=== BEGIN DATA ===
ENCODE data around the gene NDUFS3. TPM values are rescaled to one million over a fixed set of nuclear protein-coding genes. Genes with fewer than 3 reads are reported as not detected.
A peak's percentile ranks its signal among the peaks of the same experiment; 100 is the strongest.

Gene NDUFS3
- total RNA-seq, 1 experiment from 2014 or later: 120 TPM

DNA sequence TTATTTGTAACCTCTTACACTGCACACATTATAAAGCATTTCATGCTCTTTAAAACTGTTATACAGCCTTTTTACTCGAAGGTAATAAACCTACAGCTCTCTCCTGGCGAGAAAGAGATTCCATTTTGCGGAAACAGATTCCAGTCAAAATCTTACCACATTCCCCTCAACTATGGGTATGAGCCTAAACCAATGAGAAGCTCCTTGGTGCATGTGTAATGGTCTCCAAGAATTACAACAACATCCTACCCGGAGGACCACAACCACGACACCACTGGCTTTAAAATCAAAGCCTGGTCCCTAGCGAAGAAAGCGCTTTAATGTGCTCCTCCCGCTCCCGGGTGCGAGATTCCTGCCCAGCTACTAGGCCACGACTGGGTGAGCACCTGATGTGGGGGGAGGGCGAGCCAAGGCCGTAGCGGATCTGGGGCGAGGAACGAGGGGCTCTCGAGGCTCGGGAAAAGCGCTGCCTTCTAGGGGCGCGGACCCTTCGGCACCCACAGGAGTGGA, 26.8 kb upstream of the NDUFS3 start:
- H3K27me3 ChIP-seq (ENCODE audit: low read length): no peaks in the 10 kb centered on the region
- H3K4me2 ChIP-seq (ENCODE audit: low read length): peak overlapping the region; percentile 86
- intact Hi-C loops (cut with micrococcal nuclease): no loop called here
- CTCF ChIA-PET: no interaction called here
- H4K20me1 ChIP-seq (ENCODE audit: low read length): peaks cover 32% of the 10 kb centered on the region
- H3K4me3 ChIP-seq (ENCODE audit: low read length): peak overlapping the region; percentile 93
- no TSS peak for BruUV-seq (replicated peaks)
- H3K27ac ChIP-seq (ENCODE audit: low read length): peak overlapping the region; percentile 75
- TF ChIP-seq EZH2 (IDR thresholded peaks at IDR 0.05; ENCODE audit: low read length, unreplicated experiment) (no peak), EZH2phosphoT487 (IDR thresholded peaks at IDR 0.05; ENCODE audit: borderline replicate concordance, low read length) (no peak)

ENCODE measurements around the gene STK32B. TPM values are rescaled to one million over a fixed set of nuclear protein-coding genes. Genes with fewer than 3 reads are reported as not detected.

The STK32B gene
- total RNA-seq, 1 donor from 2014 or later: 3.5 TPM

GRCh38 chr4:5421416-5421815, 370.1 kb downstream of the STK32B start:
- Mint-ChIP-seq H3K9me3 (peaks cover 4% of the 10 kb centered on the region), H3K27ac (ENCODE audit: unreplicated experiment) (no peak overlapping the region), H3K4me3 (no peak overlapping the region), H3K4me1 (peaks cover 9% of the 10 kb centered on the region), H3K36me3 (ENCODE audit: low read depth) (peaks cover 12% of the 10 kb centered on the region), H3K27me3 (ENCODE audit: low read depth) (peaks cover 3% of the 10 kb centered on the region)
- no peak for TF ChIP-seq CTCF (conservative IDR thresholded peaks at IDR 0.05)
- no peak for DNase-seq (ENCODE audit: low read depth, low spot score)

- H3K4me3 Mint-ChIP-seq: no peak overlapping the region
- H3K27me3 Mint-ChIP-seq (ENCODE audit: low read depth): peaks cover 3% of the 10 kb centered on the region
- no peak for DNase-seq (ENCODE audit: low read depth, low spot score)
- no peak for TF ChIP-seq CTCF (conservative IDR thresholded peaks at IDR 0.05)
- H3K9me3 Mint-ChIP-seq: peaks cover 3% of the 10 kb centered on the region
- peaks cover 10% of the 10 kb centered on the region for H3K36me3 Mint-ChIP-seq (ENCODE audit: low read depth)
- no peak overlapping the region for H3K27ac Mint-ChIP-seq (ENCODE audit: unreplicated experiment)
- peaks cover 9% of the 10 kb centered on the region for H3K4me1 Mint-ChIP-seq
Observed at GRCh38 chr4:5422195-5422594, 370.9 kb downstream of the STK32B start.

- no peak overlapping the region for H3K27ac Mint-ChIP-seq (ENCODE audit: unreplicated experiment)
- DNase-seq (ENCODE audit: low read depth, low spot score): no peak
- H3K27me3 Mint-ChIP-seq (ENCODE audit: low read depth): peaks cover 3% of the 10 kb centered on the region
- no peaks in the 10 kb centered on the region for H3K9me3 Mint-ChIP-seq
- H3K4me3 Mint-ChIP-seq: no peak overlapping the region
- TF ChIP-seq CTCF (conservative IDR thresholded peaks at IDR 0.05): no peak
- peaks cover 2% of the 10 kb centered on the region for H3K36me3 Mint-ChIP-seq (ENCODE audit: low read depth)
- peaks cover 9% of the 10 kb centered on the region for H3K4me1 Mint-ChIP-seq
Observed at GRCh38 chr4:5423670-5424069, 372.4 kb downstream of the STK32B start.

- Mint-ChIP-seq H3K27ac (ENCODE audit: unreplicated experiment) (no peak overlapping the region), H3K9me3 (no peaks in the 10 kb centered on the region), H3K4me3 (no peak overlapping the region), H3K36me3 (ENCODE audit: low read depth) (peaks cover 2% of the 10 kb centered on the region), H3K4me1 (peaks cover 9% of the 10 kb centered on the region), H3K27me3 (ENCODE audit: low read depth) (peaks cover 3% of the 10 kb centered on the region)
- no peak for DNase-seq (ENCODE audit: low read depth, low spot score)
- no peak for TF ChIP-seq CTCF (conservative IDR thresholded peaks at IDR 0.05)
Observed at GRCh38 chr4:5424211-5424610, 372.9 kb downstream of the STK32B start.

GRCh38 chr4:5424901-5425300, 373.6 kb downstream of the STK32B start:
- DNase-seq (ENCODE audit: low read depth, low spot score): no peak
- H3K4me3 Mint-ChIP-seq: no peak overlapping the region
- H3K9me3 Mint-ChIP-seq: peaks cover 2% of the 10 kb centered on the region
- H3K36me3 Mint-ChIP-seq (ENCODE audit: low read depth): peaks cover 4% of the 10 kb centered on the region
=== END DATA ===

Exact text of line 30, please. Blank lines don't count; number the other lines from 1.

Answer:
Observed at GRCh38 chr4:5422195-5422594, 370.9 kb downstream of the STK32B start.